Thanks for reading my 3 posts about the Future Education Conference I attended in Rome. Feel free to message me with any questions or comments you might have!


4 thoughts on “The Future of Education: Interdisciplinary

  1. So interesting! On your last point—the practicalities—I wonder if we need to think about trans or multidisciplinary education as something requiring collaboration between educators. Rather than expecting educators to have ever-increasing varieties of knowledges, we should create more opportunities for educators across disciplines to share expertise and collaborate in creating multidisplinary learning experiences. E.g. in the HE setting, you could have a module on climate change being co-taught by a geologist, a political scientist, and an environmental historian. The quetion then becomes how to create and encourage this collaboration—maybe placing value on collaborative cross-disciplinary research and teaching within the tenure process. or even just directing research funding to multi-disciplinary projects that include a collaborative teaching component. Then, can we do this in other educational stages? How could cross-disciplinary, collaborative teaching be encouraged in the secondary level (esp. given the the traditionally very siloed demands from standardized testing)?

    Liked by 1 person

    1. Yes I definitely agree, and I love that HE example! But yes how you do that in earlier education stages is a good question. The speakers that talked about systemic thinking start from the notion that as the world works through relations and as a system the siloed way of teaching is problematic to start with. But again it is those current siloed demands that does not make this easy to change of course and my questions around practicality come in as well. However, I have seen some primary/secondary level projects where students, for example, work on a project like building a house or make a video of the life of a butterfly and have to draw on many different subjects/skills to complete these.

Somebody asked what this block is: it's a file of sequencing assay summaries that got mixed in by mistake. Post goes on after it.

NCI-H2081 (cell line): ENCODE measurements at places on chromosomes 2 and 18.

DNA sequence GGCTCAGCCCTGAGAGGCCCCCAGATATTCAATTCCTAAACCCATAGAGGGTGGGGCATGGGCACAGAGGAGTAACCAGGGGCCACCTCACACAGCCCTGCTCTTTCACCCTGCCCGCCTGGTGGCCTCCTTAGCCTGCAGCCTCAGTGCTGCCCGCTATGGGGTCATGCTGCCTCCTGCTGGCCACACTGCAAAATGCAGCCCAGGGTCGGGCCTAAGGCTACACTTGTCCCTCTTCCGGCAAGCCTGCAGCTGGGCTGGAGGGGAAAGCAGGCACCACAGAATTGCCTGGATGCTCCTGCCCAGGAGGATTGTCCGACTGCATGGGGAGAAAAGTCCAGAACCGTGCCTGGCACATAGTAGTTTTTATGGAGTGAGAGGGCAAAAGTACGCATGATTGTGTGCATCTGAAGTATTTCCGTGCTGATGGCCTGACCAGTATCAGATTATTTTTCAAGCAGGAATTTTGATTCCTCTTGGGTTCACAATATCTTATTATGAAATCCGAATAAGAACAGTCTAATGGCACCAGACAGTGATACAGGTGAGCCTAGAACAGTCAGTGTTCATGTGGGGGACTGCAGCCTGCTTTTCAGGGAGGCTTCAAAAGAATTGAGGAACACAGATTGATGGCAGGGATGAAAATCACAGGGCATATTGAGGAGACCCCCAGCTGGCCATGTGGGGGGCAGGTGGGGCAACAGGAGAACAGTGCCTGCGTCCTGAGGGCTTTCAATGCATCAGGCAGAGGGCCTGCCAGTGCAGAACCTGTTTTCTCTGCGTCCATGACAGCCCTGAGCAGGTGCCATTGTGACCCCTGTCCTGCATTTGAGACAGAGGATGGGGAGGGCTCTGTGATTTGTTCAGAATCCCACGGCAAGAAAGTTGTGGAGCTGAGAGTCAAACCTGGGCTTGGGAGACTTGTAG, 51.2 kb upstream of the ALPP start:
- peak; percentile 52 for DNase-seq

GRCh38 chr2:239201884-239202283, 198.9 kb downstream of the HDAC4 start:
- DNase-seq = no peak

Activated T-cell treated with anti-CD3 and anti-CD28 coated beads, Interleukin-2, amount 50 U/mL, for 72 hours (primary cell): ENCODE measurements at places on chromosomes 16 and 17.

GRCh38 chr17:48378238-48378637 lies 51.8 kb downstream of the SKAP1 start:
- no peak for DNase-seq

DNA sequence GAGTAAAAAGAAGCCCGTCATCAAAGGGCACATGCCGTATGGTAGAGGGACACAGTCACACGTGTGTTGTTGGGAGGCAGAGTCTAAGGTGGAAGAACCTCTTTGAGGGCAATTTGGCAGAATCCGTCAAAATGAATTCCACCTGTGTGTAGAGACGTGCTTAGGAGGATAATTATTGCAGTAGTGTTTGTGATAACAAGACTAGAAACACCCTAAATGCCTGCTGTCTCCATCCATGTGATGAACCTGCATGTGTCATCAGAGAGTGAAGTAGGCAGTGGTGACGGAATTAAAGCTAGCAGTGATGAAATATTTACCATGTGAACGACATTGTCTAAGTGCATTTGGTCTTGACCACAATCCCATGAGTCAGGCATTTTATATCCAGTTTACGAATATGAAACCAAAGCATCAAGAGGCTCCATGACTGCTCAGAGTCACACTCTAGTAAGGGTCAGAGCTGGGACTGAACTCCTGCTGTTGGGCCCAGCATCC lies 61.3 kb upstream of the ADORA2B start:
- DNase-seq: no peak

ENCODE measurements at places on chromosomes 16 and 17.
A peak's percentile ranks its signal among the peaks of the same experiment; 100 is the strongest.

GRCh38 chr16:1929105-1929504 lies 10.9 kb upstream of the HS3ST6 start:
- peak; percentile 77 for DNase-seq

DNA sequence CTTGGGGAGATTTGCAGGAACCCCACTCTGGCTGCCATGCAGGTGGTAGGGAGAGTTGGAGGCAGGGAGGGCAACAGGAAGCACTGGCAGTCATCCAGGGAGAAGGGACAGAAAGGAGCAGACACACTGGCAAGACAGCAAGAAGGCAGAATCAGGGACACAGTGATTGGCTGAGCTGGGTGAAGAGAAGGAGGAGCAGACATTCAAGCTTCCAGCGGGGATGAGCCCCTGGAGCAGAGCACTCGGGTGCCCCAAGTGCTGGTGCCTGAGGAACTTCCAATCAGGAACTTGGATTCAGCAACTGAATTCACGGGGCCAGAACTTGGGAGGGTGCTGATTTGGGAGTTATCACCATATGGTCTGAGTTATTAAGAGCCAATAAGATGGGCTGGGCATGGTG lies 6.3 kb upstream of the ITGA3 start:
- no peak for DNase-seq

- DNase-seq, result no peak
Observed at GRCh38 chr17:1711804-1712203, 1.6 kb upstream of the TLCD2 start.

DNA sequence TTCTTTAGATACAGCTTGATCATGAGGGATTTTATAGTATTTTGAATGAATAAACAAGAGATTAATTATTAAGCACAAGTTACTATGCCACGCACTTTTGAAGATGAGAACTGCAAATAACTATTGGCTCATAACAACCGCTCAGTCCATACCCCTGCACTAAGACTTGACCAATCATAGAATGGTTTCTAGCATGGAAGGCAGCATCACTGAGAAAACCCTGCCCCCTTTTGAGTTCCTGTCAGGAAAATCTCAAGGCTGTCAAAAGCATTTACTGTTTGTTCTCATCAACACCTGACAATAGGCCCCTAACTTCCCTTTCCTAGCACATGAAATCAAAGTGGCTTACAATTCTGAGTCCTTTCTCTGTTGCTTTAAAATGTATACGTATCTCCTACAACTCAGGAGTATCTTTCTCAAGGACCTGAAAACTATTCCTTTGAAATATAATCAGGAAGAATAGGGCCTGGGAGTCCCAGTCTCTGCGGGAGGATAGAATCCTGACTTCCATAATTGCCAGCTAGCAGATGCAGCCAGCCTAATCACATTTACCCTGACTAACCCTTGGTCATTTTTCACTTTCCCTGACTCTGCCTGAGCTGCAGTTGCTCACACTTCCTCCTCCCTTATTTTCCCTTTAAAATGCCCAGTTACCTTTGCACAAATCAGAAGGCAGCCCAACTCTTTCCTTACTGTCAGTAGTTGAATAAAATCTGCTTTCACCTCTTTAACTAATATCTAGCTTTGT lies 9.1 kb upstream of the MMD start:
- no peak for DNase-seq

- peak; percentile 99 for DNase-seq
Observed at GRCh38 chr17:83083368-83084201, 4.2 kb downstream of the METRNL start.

I think your point on the demand for teachers to have ever-increasing varieties of knowledges that could result from this way of thinking is interesting, but I guess that would go together in a debate about what content and skills we need to learn in the future anyway with the rise of easily accessible on-demand information. Obviously there is no right answer here, but I would think the interdisciplinary (rather than transdisciplinary) is the most realistic to achieve in the current education system (and where your example fits in as well) – balancing subject expertise and collaboration between subjects.


  2. You write “While I strongly agree with the need for inter- and even transdisciplinary thinking,”
    The comment from Danielle is touching my question already a bit.
    Do you think inter- and transdisciplinary thinking can be used at all educational levels or better on higher levels ?


    1. See my comment to Danielle above. In summary, yes I think interdisciplinary thinking in the current education system seems more relevant and realistic in HE (though there have been some interesting projects on primary and secondary levels – though they will have started off with siloed subjects). The entire point in systemic thinking, however, is that it should be focused on the relations and systems from early years onward (which I am not sure is practically possible right now) as that is the way the world is structured.